Children have opportunities to visit the school Library on a weekly basis. Children are encouraged to read for pleasure at home and at school. We have reading ambassadors in school who are Year 6 librarians who open the library up to children every lunchtime. Furthermore, Eaton Park collaborates with the local library and invites them in to speak to both children and parents. The sessions begin as early as Nursery where reading for enjoyment is promoted through the use of the library and the many events that it runs. An initiative that is welcomed by children from the EYFS is the ‘Little Library Van’ that pays the children an annual visit to encourage positive reading habits; and again parents are invited to share this experience also. As an academy, we are always involved in the ‘Summer Reading Challenge’ – library staff come into school to encourage children to read over the summer, and we celebrate this at the start of the new academic year. At different points throughout the year, we are invited to attend a variety of workshops which are both reading and writing based; an example being a fantasy writing workshop led by an author.


As well as our library links, the children have many other things on offer to them at our academy. After school, we have our Bug Club and Storytelling clubs which provide our children with further stimulating and purposeful experiences across the reading curriculum. Over the course of the academic year, we invite parents/carers into school for workshops based on phonics, Bug Club and how to help your child with reading at home. These are always well received by our families at home. Moreover, family learning workshops often have a reading focus which enables our children to embed their skills at in the home environment. Every year, each year band visits the theatre, and we also plan for companies to come into school and perform particular productions which link to the children’s learning in foundation subjects. Reading is celebrated at every opportunity: our World Book Day celebrations are enjoyed by children and staff, we hold readathons to raise money for children in hospital and invite authors in throughout the year to provide inspiration to our children and share a love of reading.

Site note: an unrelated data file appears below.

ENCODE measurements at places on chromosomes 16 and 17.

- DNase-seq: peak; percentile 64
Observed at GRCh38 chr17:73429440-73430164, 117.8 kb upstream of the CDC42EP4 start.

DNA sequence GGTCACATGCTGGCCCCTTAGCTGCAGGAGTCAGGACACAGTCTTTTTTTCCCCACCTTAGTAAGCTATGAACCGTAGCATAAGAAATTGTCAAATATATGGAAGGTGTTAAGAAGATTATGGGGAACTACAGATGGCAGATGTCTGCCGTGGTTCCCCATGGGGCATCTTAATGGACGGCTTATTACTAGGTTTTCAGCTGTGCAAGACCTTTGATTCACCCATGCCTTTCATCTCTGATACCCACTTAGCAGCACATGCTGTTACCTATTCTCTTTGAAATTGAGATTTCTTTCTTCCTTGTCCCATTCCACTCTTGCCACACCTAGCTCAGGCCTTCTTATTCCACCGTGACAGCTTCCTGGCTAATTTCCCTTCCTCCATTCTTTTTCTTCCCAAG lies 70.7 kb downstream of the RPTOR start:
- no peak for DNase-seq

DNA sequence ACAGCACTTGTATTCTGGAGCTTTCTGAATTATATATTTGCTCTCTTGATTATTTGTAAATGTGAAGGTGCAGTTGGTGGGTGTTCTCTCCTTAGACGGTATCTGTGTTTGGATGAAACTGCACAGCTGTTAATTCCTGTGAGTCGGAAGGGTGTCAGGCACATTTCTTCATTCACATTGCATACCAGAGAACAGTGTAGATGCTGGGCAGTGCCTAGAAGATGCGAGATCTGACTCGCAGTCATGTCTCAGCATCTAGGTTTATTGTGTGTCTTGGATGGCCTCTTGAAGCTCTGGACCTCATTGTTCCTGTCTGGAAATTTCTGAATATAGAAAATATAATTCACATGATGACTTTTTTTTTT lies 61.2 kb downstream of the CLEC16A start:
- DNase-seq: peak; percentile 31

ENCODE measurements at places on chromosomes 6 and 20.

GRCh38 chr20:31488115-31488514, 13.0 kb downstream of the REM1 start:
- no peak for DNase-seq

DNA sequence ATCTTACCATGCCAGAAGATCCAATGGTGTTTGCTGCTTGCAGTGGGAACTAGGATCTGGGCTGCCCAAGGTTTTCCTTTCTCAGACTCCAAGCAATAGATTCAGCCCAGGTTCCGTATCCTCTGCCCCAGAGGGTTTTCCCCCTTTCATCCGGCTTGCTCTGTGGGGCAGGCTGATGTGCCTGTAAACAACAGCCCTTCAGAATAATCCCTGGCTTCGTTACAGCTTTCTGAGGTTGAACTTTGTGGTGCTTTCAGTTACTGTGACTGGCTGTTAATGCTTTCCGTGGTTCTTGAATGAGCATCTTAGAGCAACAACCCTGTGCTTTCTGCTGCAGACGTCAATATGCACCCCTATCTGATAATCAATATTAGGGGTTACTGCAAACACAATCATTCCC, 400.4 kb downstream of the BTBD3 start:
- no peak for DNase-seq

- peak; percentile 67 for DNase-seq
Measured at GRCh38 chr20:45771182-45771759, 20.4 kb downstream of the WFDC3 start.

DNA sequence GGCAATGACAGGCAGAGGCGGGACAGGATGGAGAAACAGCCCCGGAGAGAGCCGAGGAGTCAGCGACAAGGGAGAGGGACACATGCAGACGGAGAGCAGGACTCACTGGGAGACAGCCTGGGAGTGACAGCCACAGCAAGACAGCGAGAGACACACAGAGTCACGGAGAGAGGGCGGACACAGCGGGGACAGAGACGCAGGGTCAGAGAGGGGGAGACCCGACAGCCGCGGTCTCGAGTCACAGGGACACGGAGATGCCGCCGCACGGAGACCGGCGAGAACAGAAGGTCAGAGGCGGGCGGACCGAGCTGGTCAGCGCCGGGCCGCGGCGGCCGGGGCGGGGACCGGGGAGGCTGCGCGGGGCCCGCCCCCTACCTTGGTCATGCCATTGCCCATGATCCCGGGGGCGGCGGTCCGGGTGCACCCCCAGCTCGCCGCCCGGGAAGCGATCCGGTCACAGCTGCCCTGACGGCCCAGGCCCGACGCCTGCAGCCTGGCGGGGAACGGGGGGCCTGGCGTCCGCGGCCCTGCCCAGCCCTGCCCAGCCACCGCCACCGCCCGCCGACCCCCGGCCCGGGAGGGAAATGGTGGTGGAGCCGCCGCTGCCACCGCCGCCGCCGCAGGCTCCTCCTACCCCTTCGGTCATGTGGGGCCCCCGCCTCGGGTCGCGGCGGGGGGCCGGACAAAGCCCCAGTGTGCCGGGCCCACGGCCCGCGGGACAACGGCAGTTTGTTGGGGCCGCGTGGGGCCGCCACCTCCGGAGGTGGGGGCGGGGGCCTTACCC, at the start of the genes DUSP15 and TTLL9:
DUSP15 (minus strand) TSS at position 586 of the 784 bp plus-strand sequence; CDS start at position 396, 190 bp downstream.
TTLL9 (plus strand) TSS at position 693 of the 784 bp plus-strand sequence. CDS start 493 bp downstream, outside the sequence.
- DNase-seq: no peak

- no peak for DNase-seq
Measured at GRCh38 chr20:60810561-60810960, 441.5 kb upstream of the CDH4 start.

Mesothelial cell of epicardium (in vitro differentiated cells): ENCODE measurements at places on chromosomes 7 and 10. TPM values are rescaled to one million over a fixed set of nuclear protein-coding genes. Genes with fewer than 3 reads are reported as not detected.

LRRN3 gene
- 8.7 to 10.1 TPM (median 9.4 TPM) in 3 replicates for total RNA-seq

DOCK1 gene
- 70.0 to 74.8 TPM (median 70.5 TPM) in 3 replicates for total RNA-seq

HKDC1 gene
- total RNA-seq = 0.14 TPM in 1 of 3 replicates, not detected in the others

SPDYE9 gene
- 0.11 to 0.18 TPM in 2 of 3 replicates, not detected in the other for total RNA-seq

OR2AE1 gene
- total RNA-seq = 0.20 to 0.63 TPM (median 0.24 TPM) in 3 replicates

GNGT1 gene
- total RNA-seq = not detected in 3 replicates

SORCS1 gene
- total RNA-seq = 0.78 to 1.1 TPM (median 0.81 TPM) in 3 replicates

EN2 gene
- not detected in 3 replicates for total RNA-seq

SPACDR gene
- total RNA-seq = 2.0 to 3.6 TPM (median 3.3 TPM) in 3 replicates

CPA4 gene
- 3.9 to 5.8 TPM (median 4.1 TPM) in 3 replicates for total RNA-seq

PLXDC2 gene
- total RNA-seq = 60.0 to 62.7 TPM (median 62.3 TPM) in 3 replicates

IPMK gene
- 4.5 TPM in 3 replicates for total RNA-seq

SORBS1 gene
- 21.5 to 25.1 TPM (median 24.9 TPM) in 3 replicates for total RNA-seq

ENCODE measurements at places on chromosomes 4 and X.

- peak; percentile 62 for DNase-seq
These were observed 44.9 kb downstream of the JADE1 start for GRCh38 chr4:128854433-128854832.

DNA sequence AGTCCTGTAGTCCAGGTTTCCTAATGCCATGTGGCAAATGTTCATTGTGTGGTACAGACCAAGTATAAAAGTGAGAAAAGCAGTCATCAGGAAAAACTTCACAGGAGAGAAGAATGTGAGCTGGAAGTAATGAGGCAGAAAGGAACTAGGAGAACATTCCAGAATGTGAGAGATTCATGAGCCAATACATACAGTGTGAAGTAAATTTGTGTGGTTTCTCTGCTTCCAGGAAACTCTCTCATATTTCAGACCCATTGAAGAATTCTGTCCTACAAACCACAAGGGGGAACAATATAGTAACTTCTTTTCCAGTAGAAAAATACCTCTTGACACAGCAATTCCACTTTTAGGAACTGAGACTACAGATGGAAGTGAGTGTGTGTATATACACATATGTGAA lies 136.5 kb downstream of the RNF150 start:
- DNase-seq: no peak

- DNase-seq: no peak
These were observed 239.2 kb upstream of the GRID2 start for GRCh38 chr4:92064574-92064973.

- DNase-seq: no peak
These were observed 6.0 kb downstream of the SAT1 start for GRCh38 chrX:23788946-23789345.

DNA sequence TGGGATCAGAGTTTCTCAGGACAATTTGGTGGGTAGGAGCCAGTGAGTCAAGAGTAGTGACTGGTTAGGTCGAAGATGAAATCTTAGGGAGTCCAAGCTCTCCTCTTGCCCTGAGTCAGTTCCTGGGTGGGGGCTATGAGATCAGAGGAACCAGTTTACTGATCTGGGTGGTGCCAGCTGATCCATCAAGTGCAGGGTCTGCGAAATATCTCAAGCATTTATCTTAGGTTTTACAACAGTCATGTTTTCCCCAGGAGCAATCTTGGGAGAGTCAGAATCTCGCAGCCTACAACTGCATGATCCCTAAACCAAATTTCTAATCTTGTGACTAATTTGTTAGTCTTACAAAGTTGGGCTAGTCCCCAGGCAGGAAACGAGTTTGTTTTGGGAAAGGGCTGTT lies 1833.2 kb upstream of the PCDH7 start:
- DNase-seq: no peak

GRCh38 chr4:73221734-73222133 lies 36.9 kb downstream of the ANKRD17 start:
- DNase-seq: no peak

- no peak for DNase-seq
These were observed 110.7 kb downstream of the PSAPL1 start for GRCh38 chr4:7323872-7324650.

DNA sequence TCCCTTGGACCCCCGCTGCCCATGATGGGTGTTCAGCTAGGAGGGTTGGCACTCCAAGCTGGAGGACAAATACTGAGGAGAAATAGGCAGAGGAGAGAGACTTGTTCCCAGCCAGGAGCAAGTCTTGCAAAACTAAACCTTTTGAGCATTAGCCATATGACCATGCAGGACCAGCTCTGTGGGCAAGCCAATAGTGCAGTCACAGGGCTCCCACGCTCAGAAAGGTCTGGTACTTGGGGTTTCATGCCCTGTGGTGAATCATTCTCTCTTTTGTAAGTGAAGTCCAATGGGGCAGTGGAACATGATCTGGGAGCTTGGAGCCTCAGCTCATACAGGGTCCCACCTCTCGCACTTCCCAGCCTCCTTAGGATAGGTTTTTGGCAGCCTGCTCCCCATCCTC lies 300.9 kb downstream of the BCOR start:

Whole class guided reading:

As reading is a priority, we deliver further reading sessions outside of the English lesson. Whole class guided reading takes place three times per week. Our guided reading sessions are designed and taught so that pupils read at an age-related expectation; the majority of children read a story, text or poem at the standard appropriate for their year band. A range of genres are covered throughout the year – our guided reading journeys showcase the texts we use each term. Questions are differentiated to challenge our more able children. Regarding our children with SEND, we provide reading material which is suitable to meeting their immediate needs. During guided reading, the following sequence is adhered to in each year band:

  • Becoming familiar with the text – reading together with teacher modelling first, then children reading aloud, paired reading and individual reading.
  • The teaching of new vocabulary – children working out in context and also using dictionaries to support.
  • Questions – guided/independent (based on a range of reading skills from across the reading curriculum).

The school is a happy and positive community.

| Ofsted 2019